New musical aims to bow in 2010-11 season
Show is the first to be authorized by and created in conjunction with the estate of the late Buckley, the singer-songwriter who has attained a cult following since his 1997 death at the age of 30.
Show weaves Buckley tunes — including “Lover, You Should’ve Come Over” and “Eternal Life” — into Shakespeare’s story of star-crossed lovers, with dialogue takendirectly from the Bard play.
Michael Kimmel conceived, adapts and directs the show in collaboration with Mary Guibert, Buckley’s mother and the executor of his estate, and Jeff Buckley Music.
Although the musician recorded only a single album in the studio — “Grace,” released in 1994 — further material, including studio and demo tracks for his unfinished second album, has been released posthumously following his accidental drowning.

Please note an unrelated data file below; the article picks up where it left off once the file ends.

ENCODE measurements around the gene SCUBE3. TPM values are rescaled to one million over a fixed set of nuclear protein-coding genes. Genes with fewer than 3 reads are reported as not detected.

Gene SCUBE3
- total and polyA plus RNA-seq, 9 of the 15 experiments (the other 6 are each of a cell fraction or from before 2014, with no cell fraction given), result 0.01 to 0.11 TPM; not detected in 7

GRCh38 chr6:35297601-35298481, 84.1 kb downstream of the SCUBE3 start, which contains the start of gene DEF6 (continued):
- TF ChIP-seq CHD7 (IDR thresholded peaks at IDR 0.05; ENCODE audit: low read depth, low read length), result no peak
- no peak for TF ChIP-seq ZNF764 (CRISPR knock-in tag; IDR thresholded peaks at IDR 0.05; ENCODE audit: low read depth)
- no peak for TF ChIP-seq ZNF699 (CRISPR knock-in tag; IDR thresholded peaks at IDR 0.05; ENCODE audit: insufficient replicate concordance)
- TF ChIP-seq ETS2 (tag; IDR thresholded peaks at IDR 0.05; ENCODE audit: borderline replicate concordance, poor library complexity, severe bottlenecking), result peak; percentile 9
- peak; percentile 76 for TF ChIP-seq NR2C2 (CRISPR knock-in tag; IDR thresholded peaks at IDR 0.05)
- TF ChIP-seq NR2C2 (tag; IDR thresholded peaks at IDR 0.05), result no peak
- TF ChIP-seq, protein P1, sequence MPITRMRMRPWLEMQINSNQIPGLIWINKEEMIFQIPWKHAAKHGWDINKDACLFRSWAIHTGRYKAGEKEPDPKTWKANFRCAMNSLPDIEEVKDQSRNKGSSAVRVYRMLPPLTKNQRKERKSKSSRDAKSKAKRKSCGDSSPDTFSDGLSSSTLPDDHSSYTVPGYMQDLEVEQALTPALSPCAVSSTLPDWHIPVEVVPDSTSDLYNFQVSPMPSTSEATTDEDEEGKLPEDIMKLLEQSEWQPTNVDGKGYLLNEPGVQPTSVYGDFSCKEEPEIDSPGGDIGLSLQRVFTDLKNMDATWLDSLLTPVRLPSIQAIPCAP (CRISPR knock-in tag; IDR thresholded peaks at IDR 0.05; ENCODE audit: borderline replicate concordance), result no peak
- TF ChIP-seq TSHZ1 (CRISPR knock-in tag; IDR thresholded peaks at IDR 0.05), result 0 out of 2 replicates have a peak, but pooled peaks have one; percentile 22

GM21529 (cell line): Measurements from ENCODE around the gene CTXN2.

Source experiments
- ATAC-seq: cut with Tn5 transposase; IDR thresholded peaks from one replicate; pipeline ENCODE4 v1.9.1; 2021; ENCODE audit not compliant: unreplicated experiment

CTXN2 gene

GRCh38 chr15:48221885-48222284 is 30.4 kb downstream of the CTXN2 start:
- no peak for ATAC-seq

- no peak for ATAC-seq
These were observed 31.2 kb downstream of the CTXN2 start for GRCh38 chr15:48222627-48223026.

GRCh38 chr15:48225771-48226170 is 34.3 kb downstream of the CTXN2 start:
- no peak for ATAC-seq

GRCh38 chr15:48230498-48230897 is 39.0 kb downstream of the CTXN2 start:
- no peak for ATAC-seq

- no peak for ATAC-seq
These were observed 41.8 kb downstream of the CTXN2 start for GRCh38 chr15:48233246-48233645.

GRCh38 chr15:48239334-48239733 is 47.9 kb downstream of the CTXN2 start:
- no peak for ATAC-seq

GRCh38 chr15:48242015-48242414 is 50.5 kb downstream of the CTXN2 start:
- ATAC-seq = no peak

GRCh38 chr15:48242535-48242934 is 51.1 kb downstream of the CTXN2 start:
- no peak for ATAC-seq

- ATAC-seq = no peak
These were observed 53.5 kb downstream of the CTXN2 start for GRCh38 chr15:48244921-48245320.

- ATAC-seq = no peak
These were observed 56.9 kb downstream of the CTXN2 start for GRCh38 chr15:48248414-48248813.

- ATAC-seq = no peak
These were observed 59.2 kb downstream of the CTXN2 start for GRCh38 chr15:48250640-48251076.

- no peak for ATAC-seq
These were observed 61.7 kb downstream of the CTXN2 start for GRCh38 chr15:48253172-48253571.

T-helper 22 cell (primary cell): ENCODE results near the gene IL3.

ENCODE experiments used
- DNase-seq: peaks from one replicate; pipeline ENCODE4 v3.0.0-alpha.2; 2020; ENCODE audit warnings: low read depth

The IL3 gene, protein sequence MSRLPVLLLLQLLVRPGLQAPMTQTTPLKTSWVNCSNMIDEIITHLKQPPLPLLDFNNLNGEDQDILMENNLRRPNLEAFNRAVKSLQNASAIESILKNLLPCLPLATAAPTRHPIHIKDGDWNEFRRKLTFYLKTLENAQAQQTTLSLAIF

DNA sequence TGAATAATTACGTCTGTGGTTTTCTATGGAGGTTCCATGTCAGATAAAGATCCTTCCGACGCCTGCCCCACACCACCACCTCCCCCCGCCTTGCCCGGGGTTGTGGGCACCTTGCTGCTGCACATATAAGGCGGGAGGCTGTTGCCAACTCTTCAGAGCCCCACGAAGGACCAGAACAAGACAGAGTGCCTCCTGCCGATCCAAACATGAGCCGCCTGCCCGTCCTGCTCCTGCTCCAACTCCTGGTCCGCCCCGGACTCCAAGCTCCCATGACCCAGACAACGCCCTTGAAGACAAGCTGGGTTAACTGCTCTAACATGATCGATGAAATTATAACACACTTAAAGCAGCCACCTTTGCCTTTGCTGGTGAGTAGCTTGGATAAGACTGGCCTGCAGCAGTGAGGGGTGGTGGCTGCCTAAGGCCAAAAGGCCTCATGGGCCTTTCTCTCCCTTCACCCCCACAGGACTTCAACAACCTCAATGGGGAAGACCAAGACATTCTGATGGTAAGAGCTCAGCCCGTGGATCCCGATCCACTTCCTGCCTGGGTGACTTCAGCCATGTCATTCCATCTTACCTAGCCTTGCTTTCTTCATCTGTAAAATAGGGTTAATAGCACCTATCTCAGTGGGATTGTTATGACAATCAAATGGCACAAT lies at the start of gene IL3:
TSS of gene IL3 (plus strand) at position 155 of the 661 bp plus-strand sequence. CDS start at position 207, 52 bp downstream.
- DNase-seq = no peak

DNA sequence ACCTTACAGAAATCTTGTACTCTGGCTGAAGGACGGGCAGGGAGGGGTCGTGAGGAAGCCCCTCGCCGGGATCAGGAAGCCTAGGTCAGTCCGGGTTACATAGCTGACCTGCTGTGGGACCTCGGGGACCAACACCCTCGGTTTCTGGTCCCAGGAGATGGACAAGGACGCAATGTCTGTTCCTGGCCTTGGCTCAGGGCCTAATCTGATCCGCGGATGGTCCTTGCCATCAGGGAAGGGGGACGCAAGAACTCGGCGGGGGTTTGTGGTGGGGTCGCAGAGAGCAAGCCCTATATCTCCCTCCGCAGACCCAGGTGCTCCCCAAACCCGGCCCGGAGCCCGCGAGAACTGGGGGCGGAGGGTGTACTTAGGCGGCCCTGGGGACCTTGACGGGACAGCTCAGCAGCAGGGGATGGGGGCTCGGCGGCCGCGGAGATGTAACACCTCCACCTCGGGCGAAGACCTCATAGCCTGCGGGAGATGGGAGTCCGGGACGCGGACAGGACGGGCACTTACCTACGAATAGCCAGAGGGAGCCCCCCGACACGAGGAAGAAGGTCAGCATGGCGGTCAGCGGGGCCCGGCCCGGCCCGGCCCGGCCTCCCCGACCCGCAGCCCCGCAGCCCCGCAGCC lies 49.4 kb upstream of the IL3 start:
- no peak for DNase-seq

Buckley also got a recent profile boost when his version of Leonard Cohen’s “Hallelujah” was performed by a contestant on “American Idol” in 2008, helping to push the song onto Billboard and iTunes digital charts.
A concert version of “Last Goodbye” was seen last year at Joe’s Pub at the Public Theater, where three dates sold out quickly thanks in part to the support of Buckley’s fans.
An upcoming developmental reading in Gotham is in the works, with a full production out-of-town soon to be finalized. A couple of commercial producers also are eyeing the property.
Kris Kukul is music director and arranges Buckley’s rock songs for the stage. Lauren Fitzgerald is credited as creative consultant.